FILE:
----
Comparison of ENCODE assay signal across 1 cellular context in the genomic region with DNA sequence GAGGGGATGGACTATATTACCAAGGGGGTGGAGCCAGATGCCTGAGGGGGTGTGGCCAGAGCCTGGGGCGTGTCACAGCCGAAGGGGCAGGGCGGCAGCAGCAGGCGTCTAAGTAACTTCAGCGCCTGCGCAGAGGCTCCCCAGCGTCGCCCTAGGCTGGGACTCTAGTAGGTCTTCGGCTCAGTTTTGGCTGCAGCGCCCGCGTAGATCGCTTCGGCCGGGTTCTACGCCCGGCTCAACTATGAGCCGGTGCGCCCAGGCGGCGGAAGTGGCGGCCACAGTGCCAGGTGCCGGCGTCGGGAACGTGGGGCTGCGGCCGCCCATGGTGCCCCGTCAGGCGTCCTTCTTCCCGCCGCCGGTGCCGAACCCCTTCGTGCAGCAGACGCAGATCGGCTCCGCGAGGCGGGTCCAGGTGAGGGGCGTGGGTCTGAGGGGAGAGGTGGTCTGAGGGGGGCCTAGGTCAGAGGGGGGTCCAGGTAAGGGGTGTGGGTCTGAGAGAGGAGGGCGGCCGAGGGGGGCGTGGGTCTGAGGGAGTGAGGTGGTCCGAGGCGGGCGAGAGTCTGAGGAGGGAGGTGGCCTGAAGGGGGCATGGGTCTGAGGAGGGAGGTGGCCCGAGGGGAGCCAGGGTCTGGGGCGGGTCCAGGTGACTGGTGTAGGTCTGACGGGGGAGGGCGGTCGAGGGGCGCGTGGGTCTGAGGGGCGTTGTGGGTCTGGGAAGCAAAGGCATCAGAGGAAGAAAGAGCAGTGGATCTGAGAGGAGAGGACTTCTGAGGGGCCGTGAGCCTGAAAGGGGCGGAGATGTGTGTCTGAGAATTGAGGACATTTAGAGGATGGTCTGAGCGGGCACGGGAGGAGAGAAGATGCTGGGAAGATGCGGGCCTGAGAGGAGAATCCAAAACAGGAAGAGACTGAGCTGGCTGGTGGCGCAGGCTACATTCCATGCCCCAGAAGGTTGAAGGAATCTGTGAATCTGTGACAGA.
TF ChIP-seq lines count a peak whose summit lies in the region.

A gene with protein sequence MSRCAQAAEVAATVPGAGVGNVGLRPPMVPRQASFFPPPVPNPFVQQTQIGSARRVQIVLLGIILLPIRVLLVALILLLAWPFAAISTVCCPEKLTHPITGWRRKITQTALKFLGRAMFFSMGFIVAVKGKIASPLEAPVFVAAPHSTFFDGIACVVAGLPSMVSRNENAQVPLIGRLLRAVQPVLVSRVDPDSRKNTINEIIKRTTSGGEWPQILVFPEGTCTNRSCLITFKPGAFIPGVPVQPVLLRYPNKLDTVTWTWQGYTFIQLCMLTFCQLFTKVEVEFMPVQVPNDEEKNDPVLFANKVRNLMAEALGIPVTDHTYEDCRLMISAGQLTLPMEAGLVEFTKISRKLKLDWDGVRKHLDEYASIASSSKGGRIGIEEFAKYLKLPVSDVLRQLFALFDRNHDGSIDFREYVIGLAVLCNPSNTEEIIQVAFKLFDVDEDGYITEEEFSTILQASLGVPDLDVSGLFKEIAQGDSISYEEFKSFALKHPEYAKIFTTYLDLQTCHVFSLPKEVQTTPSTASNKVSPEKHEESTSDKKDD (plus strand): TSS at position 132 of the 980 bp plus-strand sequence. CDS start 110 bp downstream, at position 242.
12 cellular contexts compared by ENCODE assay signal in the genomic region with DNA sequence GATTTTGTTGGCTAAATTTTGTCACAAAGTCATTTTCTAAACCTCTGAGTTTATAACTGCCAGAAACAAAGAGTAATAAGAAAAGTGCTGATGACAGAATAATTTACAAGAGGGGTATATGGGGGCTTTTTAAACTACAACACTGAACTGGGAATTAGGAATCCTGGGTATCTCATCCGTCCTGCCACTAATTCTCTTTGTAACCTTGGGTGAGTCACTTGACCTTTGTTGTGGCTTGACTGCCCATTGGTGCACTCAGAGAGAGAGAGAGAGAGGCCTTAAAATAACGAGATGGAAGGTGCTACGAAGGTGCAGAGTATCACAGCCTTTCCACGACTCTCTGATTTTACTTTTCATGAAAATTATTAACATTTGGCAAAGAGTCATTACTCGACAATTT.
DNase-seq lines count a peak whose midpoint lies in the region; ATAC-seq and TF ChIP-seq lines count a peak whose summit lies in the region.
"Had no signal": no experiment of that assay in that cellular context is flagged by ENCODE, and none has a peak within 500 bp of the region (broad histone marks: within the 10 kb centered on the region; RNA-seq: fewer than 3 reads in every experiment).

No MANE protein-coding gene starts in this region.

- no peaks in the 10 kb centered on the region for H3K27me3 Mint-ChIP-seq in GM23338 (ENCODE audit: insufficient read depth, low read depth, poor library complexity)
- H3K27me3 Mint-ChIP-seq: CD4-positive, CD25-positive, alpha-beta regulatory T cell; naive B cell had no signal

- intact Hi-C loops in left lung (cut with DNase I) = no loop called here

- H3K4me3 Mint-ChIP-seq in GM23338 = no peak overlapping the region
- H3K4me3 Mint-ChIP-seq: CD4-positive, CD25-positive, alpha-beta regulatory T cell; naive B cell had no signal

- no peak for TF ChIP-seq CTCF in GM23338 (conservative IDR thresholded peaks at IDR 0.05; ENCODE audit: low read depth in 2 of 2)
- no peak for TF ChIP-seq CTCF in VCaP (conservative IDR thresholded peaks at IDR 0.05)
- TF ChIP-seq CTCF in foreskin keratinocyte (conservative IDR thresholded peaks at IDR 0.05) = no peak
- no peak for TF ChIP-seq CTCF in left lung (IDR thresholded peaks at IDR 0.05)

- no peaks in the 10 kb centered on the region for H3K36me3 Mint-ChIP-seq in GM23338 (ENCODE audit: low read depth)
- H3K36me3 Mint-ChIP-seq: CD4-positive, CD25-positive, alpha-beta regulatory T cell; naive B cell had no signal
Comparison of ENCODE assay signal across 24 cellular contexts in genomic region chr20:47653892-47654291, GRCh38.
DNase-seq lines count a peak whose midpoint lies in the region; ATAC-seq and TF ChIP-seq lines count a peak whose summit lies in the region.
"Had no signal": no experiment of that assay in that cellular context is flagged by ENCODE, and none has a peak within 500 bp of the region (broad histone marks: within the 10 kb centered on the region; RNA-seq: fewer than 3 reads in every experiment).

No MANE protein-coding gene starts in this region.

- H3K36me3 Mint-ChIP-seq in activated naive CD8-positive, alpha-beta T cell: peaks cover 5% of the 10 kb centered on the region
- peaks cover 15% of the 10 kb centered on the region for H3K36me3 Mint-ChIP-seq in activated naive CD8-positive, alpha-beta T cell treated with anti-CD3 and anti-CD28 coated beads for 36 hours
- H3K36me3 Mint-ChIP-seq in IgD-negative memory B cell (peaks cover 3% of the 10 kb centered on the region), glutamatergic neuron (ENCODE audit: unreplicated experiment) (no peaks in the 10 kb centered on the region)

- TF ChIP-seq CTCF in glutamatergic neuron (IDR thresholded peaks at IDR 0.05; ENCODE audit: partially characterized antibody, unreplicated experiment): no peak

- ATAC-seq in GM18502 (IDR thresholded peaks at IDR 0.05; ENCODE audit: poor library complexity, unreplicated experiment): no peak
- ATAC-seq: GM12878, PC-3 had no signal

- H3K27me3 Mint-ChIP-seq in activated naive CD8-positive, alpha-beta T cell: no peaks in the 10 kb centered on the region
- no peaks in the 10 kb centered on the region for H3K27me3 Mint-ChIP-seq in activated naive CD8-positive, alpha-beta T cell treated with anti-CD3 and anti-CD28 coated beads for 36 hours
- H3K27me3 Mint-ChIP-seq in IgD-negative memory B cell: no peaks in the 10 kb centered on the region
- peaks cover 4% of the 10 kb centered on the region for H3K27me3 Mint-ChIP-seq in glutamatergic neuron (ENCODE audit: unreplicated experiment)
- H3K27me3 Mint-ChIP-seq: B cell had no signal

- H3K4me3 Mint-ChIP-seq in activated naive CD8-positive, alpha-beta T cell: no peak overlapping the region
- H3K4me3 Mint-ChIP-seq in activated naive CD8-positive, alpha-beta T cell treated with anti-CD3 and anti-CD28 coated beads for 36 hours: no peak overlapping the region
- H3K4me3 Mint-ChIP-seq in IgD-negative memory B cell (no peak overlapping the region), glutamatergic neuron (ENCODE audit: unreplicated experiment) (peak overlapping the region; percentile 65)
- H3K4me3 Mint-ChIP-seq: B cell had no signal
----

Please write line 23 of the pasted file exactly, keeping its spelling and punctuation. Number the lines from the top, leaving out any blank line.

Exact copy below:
- H3K36me3 Mint-ChIP-seq in activated naive CD8-positive, alpha-beta T cell: peaks cover 5% of the 10 kb centered on the region